by averaging the squared differences between each measurement and the sample mean. But as we scan down the columns of measurements in the output, it is obvious that these sample quantities vary as a function of (simulated) time. Furthermore, if we repeat the experiment using different random number seeds, we soon see that the measurements also vary from one run to the next. Consequently, we should be skeptical of concluding that any of these sample means or variances are equal to the true mean and variance of X that we set out to nd in the rst place. And indeed to proceed further, we need to make some assumptions about the distribution of X. As a rst step, suppose a helpful genie were to tell us that the random variable X has a Normal distribution (i.e., a bell-shaped probability density function). In this case, knowledge of the Normal distribution would allow us to construct condence intervals about the sample mean, say X * C, that contain the true mean, say M, a specied fraction of the time (the greater the fraction, the wider the resulting condence interval about X + ). This construction is based on the following two facts about the Normal distribution with mean M and variance 2 . First, the proportion of measurements that fall within a distance of K from M is known. For example, if we make a large number of measurements x 1 , x 2 , . . . , then approximately 95 percent of them will fall within the interval M 2. The key observation for us is that, since the distance from M to a measurement x j is the same as the distance from x j to M, we can turn this result around to say that 95 percent of the time M falls within the interval x j 2. A table of results in this form is shown below in Figure 5. Second, the average of N measurements taken from a Normal

23 CHAPTER 2 distribution with mean M and variance 2 also has a Normal distribution, but with mean M and variance 2 /N. Thus, if the condence interval ends up too wide, it can be tightened by averaging in additional measurements. For example, using four times as many measurements cuts the width of the condence interval in half.
/ , ,,,,,,,,,,,,,,,,,/ ,,,,,,,,,,,,,,,,,,,,,,,,,,,,,,,,,,,,,,,,,,,,,,, Interval / / Fraction of time that the interval includes the true mean - ---------------------------------------------------------------/ / (x , x + ) 0.67 / / (x 2, x + 2) / 0.95 / / / ( x 2.6 , x + 2.6 ) 0.99 . ................................................................ / / / / / /

Figure 5. Intervals about a measurement x that will contain the true mean a given fraction of the time, when the random variable has a Normal distribution with mean M and variance 2 The problem with the result above is that even if we knew that the random variable had a Normal distribution, we still couldnt write down a condence interval for M without knowing 2 (which depends on M). To get out of 0 instead of M. Clearly the this circular chain of reasoning, we need a method of estimating 2 that is based on X sample variance, dened above, is not a very good estimate, especially when the number of measurements is small. Indeed, if only one measurement is available, then the sample variance is always zero, indicating that we have not observed any variability in our measurements. But 2 = 0 means something quite different, namely that X is not a random variable at all! The solution is to use an unbiased estimate of the sample variance to represent 2 , i.e., 1 2 1 1111 N 1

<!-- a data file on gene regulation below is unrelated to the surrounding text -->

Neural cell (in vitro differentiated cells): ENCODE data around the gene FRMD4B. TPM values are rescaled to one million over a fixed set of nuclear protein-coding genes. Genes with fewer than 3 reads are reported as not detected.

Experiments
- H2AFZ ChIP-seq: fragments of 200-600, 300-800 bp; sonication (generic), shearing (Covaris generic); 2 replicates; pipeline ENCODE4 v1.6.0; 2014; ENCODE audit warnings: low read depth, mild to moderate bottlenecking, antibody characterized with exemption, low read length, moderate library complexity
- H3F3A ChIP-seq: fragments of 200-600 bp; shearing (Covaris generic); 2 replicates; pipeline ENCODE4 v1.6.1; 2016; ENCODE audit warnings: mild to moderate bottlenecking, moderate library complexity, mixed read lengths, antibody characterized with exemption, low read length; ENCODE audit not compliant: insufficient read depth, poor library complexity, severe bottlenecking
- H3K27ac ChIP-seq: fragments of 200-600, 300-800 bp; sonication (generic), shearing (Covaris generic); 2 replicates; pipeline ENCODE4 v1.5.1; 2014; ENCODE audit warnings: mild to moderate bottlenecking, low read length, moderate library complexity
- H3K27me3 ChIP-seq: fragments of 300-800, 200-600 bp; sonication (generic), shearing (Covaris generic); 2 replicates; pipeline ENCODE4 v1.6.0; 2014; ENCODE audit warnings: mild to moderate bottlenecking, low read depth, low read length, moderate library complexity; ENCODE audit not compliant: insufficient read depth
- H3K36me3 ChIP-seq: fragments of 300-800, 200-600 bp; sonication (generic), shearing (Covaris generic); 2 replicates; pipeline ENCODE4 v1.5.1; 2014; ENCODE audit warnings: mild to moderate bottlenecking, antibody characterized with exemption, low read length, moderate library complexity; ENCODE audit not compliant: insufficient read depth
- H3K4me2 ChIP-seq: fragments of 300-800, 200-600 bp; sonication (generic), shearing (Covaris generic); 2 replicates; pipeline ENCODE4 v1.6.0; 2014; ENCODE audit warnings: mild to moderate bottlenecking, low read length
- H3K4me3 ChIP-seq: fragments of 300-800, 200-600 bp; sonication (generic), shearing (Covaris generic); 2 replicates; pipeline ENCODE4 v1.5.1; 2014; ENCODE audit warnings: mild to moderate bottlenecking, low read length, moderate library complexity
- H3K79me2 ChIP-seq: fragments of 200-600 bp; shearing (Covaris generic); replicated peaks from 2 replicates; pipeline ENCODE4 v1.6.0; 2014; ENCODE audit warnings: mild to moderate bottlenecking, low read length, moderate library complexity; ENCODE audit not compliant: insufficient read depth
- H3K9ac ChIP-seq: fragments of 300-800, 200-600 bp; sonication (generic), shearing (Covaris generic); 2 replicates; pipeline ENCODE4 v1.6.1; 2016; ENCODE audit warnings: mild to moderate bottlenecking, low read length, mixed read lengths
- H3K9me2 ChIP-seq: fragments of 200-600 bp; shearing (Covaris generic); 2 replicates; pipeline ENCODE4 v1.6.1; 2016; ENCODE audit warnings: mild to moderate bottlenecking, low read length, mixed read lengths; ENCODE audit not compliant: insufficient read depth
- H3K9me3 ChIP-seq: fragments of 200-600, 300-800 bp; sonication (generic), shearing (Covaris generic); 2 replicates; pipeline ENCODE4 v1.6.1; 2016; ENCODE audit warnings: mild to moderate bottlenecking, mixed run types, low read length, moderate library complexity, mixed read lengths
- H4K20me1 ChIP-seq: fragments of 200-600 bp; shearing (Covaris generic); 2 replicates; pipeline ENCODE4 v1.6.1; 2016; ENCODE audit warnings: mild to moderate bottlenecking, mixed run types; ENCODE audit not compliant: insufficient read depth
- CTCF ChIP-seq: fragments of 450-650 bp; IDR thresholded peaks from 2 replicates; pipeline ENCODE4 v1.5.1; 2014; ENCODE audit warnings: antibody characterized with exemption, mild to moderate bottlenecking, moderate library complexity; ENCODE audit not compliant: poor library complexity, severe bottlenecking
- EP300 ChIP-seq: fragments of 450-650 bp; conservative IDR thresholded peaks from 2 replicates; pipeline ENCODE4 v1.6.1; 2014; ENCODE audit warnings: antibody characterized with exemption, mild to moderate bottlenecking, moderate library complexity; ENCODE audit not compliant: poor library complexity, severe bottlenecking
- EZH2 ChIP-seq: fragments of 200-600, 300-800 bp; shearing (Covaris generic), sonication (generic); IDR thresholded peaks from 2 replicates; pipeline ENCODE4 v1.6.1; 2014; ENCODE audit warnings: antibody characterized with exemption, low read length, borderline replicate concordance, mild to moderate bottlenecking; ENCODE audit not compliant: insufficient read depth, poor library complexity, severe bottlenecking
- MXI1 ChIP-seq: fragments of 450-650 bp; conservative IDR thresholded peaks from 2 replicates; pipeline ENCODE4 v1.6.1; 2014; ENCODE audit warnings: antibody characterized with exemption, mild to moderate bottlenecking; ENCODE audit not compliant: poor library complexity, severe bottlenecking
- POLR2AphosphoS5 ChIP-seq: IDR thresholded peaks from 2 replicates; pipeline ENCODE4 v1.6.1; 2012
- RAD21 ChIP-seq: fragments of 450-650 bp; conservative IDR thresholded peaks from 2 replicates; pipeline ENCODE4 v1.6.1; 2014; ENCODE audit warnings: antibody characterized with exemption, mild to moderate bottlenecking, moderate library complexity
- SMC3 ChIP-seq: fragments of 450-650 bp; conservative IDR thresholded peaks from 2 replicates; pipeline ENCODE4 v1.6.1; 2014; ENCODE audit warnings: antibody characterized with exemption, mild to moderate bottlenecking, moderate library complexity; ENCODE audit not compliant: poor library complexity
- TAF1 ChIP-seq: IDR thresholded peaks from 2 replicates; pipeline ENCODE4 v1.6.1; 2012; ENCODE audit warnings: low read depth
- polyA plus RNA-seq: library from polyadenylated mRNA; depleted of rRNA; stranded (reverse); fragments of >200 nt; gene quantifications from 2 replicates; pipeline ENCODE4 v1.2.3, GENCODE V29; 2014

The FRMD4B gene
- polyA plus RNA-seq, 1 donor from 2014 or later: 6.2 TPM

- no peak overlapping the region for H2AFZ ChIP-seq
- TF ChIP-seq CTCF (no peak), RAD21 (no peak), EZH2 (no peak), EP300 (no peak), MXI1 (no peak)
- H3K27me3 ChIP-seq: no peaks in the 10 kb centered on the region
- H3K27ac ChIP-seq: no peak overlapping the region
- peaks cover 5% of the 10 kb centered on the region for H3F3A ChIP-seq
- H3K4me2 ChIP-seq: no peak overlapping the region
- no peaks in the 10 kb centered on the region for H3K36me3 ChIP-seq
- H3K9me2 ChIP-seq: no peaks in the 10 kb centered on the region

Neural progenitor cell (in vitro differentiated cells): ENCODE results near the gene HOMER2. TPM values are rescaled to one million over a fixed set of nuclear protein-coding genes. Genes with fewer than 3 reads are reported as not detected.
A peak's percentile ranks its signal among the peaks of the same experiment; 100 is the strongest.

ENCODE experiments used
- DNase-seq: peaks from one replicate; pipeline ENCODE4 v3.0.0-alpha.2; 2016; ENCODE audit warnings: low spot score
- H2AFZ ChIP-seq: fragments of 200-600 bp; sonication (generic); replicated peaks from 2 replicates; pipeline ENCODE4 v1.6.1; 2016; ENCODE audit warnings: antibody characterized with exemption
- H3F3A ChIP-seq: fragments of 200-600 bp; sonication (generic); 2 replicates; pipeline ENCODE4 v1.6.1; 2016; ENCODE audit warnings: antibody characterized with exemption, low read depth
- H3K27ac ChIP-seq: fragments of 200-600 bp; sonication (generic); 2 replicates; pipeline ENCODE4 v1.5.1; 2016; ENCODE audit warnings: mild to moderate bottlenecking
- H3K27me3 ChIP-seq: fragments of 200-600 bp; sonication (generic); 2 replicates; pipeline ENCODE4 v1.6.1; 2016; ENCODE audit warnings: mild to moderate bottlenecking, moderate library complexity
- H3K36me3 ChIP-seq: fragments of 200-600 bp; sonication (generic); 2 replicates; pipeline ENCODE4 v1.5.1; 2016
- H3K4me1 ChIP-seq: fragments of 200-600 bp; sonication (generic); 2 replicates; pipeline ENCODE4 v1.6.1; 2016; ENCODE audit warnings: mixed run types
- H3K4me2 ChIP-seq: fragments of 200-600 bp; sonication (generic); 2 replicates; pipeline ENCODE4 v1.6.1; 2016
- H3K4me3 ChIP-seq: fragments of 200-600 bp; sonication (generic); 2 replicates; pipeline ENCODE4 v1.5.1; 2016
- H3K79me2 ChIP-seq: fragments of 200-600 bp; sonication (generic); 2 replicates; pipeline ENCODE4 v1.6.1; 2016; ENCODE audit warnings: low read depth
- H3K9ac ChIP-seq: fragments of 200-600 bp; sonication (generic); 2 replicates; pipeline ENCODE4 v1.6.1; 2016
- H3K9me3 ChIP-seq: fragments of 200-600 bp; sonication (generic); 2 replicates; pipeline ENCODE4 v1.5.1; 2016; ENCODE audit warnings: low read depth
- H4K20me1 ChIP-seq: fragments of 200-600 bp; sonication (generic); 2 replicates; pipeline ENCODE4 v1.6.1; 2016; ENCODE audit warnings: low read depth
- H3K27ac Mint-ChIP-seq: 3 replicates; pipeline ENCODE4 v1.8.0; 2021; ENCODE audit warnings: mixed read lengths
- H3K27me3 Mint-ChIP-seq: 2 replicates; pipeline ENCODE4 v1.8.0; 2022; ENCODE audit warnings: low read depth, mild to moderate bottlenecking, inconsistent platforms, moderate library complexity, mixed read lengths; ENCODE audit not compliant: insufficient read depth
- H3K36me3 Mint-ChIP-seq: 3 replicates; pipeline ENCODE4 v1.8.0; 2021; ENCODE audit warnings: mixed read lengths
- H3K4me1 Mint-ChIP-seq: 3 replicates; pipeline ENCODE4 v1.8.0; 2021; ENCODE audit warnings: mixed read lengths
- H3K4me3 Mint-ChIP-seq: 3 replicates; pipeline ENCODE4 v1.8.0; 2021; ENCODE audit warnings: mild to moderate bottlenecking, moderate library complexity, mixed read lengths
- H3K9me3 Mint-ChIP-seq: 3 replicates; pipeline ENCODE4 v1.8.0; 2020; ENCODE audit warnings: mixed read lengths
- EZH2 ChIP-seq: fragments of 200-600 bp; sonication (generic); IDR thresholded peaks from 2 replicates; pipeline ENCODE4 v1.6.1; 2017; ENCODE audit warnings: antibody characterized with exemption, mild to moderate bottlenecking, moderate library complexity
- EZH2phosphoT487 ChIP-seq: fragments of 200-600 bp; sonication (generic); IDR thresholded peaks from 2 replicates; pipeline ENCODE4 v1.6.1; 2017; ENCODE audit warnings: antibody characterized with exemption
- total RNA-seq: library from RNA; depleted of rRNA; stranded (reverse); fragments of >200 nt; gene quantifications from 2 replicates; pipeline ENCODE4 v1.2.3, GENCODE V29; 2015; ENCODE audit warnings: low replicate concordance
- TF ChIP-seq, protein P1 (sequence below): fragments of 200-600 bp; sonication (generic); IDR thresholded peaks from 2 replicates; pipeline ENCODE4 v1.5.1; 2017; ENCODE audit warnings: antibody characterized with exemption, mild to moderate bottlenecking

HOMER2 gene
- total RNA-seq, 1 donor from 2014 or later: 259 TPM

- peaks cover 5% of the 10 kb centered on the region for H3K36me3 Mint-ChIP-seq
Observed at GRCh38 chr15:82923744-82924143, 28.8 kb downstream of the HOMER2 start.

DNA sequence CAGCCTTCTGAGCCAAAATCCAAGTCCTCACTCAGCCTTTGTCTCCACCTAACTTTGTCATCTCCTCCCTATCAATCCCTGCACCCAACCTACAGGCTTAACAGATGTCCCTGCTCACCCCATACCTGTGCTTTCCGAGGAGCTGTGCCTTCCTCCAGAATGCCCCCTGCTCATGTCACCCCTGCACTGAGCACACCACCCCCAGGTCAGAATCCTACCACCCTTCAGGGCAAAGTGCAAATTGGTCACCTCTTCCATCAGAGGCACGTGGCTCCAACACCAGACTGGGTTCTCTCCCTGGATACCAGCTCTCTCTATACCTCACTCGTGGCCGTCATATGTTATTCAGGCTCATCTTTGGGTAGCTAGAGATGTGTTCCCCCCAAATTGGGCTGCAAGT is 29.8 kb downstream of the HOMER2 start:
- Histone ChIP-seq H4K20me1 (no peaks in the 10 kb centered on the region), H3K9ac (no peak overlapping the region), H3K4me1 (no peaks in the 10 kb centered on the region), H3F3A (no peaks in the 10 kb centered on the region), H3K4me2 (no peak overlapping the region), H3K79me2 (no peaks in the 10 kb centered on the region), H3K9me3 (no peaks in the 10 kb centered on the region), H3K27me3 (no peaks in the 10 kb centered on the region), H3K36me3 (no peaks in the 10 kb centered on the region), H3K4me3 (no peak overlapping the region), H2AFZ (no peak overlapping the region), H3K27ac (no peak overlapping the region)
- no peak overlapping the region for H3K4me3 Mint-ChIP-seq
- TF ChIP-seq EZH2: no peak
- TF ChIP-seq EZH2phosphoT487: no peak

j =1

N 23


4 xj X ,

and then simply go ahead and use the results described above in Table 1. (By dividing the sum by N 1 instead of N, it is clear that we cannot estimate 2 from a single measurement.) A more serious problem with the method outlined above is that the kinds of random variables that usually come up in simulation models, such as the mean time in system for autos at our service station, almost never have a Normal distribution! Fortunately, the Central Limit Theorem in statistics tells us that under fairly general circumstances, the average of a large number of measurements does have a Normal distribution even if the individual measurements themselves do not have a Normal distribution. It follows that we can still nd a condence interval if 7 j, we carry out K independent repetitions of the same simulation experiment and treat the K sample means X j =1, . . . , K, as the measurements. For example, suppose we ran four more runs of the service station simulation with 3 pumps, giving us, in total, ve independent measurements of the mean waiting time. The last line of output from each of these runs is reproduced in the following table:
Current Time 200000 200000 200000 200000 200000 Total Cars 3957 4096 4062 3961 3972 NoQueue Fraction 0.468 0.397 0.432 0.440 0.429 Car>Car Time 50.543 48.828 49.237 50.492 50.352 Average Litres 34.746 35.081 34.850 35.108 34.886 Number Balked 769 881 848 787 790 Average Wait 61.654 76.382 66.428 69.013 66.098 Pump Usage Total Profit Lost Profit


0.887 0.903 0.899 0.894 0.890

2807.68 2870.20 2826.69 2821.66 2799.53

569.61 662.09 652.29 594.93 604.62

Because each of these ve numbers is the average of a large number of individual measurements, we can use the Central Limit Theorem to conclude that they can be treated as measurements from a Normal distribution with mean 61.654 + 76.382 + 66.428 + 69.013 + 66.098 9 = : :::::::::::::::::::::::::::::::::: = 67.915 X 5 with variance 1 EF @ )2 + (76.382X A )2 + (66.428X B )2 + (69.013X C )2 + (66.098X D )2 2 ;<;>=? (61.654X 4 Next, we note that 67.915 is (almost) the average of ve measurements from the Normal distribution with variance



2 . Thus, we can use the second fact about the Normal distribution mentioned above to conclude that the average of ve measurements, such as 67.915, is itself Normally distributed with the same mean, M, but with the variance reduced to 2 /5. Finally, we can use Table 1 to construct a condence interval about 67.915 that includes the true mean waiting time 95 percent of the time. Namely, X G 2, i.e., the interval (63.07, 72.77), contains the true mean, M, about 95% of the time.